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The brisket-bonus at Roy Pope is that you can enjoy a nice cab on the patio. Photo by Laurie James

For the first several years I wrote about food for the Weekly, fellow columnist Christy Goldfinch served as a gracious mentor to me. During the time she helmed the opinion column Chow, Baby, she had a cadre of Gentle Readers, who suggested various places to visit or dishes to try. She’d go, try the thing, and give feedback via her column that was by turns savvy and savage. I’m not Chow, Baby, and I rarely get emails, so I was delighted when Gentle Reader Mark H. wrote in after my review of Goldee’s Bar-B-Q (“Goldee’s Goodies,” Mar. 9).

“After the Goldie’s [sic] review, send Laurie James by Roy Pope Grocery on Saturday mornings. Best BBQ there is. Thanks to Chris Reale.”

Challenge accepted, Mark.

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Shortly after the Arlington Heights mainstay store reopened as Roy Pope Grocery & Market last spring, Weekly writer Sue Cheffington wrote, “This may not be your grandfather’s Roy Pope, but that’s a good thing.”

The brisket at Roy Pope is as good as Gentle Reader Mark H. says it is.
Photo by Laurie James

When I walked into the sunny, open space that acclaimed chef and local son Lou Lambert (Dutch’s Hamburgers, soon-to-be-revamped Paris Café) and owner-operator Chris Reale carved out of what I remembered to be a dark and slightly dusty enclosure, I wasn’t prepared for the change. This is a dadgum fancy bodega, which is what Lambert and Reale intended. On a gloriously warm Saturday when the moody March weather was suitable for al fresco dining, I set out to sample the Reale goods.

I hadn’t been to Roy Pope since 2008 or 2009, when I was writing for a Texas-based music magazine. I had the fortune to befriend Leonard Callaway II, one of the most interesting people on the planet. He would eventually go on to graduate from Texas A&M University decades after some youthful indiscretions got him shown the door out of College Station, but in 2008 Callaway was managing a bar.

Callaway grew up in the Fort, and he was scandalized that I’d never been to Roy Pope, so we went and decided to agree to disagree about the food there. For him, and for many Fort Worth natives, Roy Pope Grocery was a throwback to the time when King Ranch chicken was the best thing for dinner, everyone drank Coors, and nobody made whiskey locally. Callaway died earlier this year. The guy had the biggest heart in the world, and I’m still in shock that it’s not beating anymore. But I’d like to think he would also love the changes at one of his favorite places.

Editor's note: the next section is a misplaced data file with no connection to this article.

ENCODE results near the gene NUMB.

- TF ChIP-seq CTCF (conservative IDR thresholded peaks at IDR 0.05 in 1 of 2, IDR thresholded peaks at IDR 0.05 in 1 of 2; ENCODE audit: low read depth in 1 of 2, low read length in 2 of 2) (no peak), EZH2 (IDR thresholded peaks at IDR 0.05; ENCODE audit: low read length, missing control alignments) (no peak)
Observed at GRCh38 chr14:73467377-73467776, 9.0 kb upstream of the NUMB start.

The brisket is sold only on Saturdays, purchased by the pound or as part of a meat-and-two plate that runs an astronomical $20. I ordered my lean brisket with its perfect, slightly glistening coat of peppery rub and a good one-eighth inch of cherry smoke ring, along with pinto beans and grilled mixed veggies. I took the plate to the register, where I added a glass of the house cabernet, then took myself outside to the generous covered patio, where a half dozen people were enjoying lunch, brunch, coffee, and goodies.

If we’re comparing the two briskets, Reale’s version is prettier than the one at Goldee’s. The delicious rub is slightly less salty at Roy Pope. The lean brisket wasn’t as tender as the fatty point, but it wasn’t chewy. And it didn’t need the robust, tart sauce to dress it up. Roy Pope’s sauce was slightly thicker than Goldee’s and a little clingy and, oddly, had chunks of tomatoes that were a bit unappetizing.

The brisket at Roy Pope is lovingly tended by owner-operator Chris Reale but is available only Saturdays.
Courtesy Instagram

The beans were actually vegan (so no brisket debris in the mix) and surprisingly tasty –– more tomatoes and some secret spices packed in the flavor. The veggies came served room temperature, and the carrots, squash, mushrooms, and onions had been roasted until caramelly and slightly sweet.

The cab was delightful. The wine smelled like warm plums and was medium fruity with a little bit of bite on the finish. I’m only mentioning this because it’s a luxury to drink a nice glass of wine on a patio in the middle of a Saturday and not have to wait in line for barbecue.

As for the free accoutrements –– at Roy Pope, there was no homemade bread. There were some fancy dill spears and a bit of sliced white onion. However, the brisket slices stood alone without the need for any augmentation. And the $20 plate served two: I brought half home to my personal ’cue expert, the Grillmaster, for his opinion.

So, Mark H., in answer to your challenge, I liked Reale’s brisket just as much as Goldee’s version. Perhaps more importantly, the ’cue expert in my home agreed with you that it’s better. Should we let the brisket experts at Texas Monthly know? Maybe not. They can get their own Gentle Readers to help with research.

 

Roy Pope Grocery & Market
2300 Merrick Rd, FW. 817-732-2863. 7am-9pm daily. All major credit cards accepted.

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